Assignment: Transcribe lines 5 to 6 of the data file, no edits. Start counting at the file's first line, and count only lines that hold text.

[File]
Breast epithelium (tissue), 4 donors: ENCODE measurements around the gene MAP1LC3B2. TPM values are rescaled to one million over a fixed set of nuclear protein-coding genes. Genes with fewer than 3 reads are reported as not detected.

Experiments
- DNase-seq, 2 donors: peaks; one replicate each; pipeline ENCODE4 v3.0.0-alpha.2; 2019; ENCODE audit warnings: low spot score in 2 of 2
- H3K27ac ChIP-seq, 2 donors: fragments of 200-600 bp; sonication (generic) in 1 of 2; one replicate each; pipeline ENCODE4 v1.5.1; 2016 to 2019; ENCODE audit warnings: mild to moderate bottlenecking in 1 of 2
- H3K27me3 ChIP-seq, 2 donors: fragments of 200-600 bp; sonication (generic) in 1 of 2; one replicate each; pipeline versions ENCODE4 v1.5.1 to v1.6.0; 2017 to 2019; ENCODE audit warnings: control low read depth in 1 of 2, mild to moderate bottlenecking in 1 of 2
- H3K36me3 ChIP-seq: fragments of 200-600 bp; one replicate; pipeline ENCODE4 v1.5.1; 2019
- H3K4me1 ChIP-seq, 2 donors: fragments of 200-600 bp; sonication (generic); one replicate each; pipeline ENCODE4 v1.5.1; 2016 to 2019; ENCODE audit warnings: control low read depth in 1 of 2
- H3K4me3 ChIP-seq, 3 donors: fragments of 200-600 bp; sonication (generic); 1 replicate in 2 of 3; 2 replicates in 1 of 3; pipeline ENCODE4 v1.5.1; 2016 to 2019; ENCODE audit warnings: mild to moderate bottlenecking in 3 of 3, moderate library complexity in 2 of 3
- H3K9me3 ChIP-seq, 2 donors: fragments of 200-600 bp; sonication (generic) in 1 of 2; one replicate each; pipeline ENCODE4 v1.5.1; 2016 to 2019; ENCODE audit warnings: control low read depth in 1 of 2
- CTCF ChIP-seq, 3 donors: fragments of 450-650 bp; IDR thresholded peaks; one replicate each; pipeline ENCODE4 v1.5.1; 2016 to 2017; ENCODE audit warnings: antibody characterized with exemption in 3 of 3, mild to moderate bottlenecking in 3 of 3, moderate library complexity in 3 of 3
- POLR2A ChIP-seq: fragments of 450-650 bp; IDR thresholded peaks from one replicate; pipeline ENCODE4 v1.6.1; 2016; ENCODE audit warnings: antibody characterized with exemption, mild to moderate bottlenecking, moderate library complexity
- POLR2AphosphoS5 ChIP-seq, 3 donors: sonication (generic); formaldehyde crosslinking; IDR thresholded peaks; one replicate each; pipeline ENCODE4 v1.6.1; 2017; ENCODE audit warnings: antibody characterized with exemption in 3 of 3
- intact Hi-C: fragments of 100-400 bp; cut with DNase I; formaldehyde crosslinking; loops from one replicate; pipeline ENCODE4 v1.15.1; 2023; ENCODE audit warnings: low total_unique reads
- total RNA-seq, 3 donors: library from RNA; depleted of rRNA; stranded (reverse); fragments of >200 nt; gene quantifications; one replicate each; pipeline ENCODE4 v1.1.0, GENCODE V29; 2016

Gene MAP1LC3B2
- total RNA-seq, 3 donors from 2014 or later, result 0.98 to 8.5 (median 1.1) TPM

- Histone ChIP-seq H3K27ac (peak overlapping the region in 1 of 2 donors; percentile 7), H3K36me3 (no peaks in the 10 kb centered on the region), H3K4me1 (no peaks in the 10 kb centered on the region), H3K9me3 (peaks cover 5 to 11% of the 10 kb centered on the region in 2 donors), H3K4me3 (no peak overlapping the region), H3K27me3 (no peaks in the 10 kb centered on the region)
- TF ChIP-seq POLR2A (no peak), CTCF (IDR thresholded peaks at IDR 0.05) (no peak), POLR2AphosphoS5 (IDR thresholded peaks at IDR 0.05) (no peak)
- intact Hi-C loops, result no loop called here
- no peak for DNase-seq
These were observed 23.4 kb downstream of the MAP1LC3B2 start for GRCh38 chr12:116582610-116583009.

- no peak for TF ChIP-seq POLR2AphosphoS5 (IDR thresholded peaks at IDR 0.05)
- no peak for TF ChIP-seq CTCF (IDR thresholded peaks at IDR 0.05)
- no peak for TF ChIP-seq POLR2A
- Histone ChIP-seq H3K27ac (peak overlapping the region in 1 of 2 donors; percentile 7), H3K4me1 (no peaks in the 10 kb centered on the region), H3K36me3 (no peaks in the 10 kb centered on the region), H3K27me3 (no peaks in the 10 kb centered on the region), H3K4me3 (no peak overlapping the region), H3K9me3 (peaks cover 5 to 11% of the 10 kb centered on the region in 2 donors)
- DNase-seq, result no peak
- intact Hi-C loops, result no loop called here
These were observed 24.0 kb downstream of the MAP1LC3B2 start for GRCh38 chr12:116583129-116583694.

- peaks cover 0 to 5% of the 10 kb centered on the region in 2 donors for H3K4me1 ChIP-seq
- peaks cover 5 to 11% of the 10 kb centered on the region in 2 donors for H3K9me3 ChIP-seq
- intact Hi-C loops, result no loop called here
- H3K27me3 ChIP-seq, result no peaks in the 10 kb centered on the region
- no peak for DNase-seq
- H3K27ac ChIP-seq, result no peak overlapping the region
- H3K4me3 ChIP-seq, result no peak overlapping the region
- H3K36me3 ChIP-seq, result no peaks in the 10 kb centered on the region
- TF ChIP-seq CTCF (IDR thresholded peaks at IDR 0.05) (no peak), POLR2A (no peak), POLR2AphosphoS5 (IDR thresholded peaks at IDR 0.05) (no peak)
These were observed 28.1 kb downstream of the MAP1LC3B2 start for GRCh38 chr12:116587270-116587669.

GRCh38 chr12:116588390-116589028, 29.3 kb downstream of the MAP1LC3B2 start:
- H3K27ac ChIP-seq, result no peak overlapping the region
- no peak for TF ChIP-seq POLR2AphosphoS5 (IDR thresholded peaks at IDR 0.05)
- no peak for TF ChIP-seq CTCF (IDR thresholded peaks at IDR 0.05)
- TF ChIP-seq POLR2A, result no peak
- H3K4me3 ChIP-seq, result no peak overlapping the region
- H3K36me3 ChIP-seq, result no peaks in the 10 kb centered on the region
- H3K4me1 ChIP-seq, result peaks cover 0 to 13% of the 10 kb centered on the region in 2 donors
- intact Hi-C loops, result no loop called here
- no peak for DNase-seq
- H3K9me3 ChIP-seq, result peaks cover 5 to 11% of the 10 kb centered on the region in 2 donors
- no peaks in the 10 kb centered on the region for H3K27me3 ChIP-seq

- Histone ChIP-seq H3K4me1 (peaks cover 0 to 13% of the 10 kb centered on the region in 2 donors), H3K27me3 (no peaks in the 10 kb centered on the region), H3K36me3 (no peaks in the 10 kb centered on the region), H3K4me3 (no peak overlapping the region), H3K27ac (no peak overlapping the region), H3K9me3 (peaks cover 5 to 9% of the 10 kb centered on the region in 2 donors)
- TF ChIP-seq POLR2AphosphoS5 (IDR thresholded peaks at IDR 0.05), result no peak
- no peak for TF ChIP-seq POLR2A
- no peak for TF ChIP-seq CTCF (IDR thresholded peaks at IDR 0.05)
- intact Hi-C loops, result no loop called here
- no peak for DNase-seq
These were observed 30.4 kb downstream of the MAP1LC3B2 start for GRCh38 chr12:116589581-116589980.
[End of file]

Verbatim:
- H3K27me3 ChIP-seq, 2 donors: fragments of 200-600 bp; sonication (generic) in 1 of 2; one replicate each; pipeline versions ENCODE4 v1.5.1 to v1.6.0; 2017 to 2019; ENCODE audit warnings: control low read depth in 1 of 2, mild to moderate bottlenecking in 1 of 2
- H3K36me3 ChIP-seq: fragments of 200-600 bp; one replicate; pipeline ENCODE4 v1.5.1; 2019